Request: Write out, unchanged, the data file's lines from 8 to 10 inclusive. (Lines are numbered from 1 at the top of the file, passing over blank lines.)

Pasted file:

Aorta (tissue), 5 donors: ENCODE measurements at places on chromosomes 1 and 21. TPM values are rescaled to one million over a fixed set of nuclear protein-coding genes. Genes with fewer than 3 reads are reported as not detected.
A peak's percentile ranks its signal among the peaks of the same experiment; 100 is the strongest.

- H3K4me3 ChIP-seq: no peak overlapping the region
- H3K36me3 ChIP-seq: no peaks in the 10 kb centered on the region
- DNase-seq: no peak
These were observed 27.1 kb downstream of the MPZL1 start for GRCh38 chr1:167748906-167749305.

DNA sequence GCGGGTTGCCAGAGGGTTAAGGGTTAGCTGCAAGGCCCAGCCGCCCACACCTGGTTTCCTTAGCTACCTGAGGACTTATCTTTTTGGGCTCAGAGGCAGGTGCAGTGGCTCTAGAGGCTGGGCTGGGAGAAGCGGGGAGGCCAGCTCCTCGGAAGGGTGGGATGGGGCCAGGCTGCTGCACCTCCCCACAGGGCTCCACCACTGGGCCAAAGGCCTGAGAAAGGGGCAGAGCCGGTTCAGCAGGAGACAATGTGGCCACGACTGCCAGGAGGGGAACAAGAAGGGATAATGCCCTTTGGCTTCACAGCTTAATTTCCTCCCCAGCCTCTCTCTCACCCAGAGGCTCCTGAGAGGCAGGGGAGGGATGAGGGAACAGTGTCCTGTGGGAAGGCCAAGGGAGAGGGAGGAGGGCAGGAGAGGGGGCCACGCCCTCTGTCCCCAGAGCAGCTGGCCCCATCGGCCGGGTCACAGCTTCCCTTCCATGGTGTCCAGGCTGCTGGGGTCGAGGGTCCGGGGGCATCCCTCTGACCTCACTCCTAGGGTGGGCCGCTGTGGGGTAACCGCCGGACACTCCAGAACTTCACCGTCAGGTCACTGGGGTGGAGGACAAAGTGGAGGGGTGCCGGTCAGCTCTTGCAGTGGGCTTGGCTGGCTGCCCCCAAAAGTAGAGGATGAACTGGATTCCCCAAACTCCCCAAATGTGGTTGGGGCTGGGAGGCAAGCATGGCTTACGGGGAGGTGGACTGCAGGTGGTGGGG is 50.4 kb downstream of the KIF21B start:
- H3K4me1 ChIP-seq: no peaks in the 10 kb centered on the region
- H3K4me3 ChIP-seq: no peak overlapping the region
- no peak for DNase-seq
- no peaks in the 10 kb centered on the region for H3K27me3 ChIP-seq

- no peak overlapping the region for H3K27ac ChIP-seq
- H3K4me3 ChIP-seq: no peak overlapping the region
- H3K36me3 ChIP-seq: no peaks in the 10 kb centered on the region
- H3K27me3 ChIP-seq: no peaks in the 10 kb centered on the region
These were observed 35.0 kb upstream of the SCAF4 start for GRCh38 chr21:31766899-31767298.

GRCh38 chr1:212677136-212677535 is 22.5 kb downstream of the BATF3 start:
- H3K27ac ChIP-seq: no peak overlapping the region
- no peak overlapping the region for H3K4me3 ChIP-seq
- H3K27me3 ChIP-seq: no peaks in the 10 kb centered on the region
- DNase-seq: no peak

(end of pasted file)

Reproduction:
- H3K4me1 ChIP-seq: no peaks in the 10 kb centered on the region
- H3K4me3 ChIP-seq: no peak overlapping the region
- no peak for DNase-seq